UNITED STATES of America, Plaintiff-Appellee, v. Seymour SAPOZNIK, Defendant-Appellant.
The defendant pleaded guilty to conducting an enterprise through a pattern of racketeering, in violation of a provision of the RICO statute, 18 U.S.C. § 1962(c). He was the police chief of Northlake, a suburb of Chicago, and during his tenure in this job, which lasted from 1990 to 1994, he received some $500 a month from the “Outfit” (the Chicago branch of the Mafia, the Outfit is the lineal descendant of the Capone mob) to protect illegal gambling in the town's bars and restaurants. He was sentenced to 88 months in prison and to pay restitution to Northlake equal to a year's salary as police chief. His appeal challenges a number of the rulings of the district judge relating to his sentence.
The federal sentencing guidelines base the severity of punishment for a crime that involves taking bribes, as Sapoznik's RICO violation did, on the “benefit received” in return for the bribe. U.S.S.G. § 2C1.1(b)(2)(A) and Application Note 2; United States v. Krilich, 159 F.3d 1020, 1030-31 (7th Cir.1998). The beneficiaries here were the owners of the bars and restaurants that profited from the illegal gambling that Sapoznik protected, plus the Outfit, which took a percentage of the gambling revenues. The district court estimated those revenues at $6 million, which-if they were, as the court believed, the “benefit received” within the guideline's meaning-put Sapoznik in the $5-million-plus bracket, requiring a heavier sentence. § 2F1.1(b)(1)(O). Sapoznik challenges the $6 million figure on the ground that the government failed to show how much of it was actually due to his bribe-induced efforts to protect the illegal gambling. Maybe, since law enforcement is imperfect, there would have been illegal gambling in Sapoznik's jurisdiction whether or not he was bribed. Maybe, because of limitations on the resources allocated to law enforcement or the limitations of his own abilities, he could not have closed down the illegal gambling dens even if he had wanted to. But this is too speculative an inquiry to force on the sentencing process. To show that the bribes benefited the people paying them-here the operators of gambling dens and their gangster backers-it is enough for the government to show that the bribes facilitated the gambling operations.
But the question of causation is different, in criminal as in civil law, from the question of quantification. (In tort law the difference is between the fact of injury and the amount of damages.) It is sufficiently clear that the bribes contributed to the illegal gambling; it is profoundly unclear how much they contributed to the profits of the illegal gambling. Cf. United States v. Ellis, 951 F.2d 580, 585-86 (4th Cir.1991). The difference is critical. The government concedes that the relevant “benefit received” is indeed profit (net revenue) and not (gross) revenue. U.S.S.G. § 2C1.1, Application Note 2; United States v. Glick, 142 F.3d 520, 525-26 (2d Cir.1998); United States v. Schweitzer, 5 F.3d 44, 47 (3d Cir.1993); but cf. United States v. McAlpine, 32 F.3d 484, 489 (10th Cir.1994). But it made no effort to net out the costs associated with the gambling that the bribes facilitated. The government does not deny that it was its burden, not the defendant's, to provide evidence from which these costs could be estimated. Instead it argues that the $1 million by which the gross-revenue figure exceeded the bottom of the sentencing bracket ($6 million - $5 million) was a sufficient cushion to protect Sapoznik from being sentenced on the basis of gross rather than net. It claims that the fixed costs of the bars and restaurants should not be allocated to the gambling since, by the definition of fixed costs, they would have had to be incurred regardless of how large the firms' revenues were. Autotrol Corp. v. Continental Water Systems Corp., 918 F.2d 689, 692 (7th Cir.1990).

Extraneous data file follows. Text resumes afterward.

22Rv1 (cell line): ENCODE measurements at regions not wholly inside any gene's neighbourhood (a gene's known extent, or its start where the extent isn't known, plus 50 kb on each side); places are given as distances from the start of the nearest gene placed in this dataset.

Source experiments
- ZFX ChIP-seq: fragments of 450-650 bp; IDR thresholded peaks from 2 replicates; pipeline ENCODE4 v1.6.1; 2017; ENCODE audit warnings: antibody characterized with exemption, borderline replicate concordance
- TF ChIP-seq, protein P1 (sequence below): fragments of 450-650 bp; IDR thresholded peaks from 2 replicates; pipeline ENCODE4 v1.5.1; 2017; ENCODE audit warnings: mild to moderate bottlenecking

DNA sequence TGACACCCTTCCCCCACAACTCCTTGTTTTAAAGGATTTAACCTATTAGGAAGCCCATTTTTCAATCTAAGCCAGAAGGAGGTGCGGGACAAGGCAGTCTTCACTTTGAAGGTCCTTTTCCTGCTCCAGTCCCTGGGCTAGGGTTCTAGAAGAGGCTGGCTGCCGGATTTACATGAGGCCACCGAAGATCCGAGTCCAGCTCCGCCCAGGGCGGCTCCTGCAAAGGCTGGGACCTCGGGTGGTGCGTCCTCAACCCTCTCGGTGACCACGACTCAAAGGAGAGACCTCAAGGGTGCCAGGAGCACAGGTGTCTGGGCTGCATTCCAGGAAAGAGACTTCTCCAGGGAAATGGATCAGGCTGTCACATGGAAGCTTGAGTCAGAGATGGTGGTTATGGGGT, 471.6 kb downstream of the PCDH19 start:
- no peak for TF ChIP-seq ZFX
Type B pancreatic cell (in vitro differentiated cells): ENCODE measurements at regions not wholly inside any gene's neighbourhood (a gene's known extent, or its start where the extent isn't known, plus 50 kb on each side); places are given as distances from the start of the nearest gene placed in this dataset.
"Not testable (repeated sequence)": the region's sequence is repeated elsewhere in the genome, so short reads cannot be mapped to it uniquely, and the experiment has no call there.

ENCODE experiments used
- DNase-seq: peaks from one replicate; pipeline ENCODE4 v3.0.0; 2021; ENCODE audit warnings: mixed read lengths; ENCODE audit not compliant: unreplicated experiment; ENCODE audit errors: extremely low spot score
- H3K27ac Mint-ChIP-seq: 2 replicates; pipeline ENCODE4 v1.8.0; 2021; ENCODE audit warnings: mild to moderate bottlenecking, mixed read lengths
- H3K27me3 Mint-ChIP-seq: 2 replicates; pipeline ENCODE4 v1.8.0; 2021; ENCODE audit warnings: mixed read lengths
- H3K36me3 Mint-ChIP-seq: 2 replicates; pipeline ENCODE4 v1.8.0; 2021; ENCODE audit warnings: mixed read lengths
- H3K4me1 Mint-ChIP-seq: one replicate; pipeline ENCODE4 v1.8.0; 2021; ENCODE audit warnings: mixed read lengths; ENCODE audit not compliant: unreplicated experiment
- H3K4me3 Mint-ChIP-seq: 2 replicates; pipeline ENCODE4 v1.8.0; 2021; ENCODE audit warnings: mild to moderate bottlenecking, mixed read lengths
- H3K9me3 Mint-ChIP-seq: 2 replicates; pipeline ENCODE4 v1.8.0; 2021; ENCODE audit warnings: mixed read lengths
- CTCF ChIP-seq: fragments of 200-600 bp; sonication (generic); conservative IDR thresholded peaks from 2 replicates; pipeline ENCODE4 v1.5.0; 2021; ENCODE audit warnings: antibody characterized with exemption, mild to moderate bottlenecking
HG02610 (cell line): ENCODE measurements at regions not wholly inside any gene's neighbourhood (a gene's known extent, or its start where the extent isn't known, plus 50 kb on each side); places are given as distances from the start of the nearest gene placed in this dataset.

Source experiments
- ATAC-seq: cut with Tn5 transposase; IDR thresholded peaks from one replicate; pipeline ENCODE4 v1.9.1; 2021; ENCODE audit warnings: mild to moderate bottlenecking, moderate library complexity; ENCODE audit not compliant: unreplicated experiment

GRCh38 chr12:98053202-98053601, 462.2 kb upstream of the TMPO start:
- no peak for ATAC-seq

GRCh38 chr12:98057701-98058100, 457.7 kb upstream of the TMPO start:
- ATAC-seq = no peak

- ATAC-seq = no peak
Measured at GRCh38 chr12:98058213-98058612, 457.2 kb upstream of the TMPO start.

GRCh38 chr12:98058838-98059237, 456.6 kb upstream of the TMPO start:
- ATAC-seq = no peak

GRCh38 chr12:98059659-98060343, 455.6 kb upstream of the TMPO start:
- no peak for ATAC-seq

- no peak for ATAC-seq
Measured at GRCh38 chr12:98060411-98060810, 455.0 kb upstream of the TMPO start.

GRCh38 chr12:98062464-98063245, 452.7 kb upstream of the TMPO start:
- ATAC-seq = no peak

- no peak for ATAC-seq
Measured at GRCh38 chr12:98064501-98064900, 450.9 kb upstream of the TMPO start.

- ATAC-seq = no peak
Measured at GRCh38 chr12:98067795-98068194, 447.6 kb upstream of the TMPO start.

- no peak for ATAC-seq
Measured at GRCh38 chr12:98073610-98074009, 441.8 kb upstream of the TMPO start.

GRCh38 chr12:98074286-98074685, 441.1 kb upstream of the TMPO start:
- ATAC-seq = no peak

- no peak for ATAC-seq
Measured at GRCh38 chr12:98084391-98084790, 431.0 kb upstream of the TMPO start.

This won't do. We have no idea what the costs associated with the gambling activities of Northlake's bars and restaurants are and there is nothing in the record to fill the void in our knowledge. We don't even know whether these establishments paid excise taxes on their gambling revenues; excise taxes are deducted from gross revenues to determine net revenues, or profit. Commissioner v. Sullivan, 356 U.S. 27, 78 S.Ct. 512, 2 L.Ed.2d 559 (1958); Mitchell v. Commissioner, 416 F.2d 101 (7th Cir.1969). Although the excise tax rate on illegal wagers is only 2 percent, 26 U.S.C. § 4401, the tax is on the amount wagered rather than on the gambling den's take, and we don't know what that amount was, or what the other expenses of the gambling establishments were.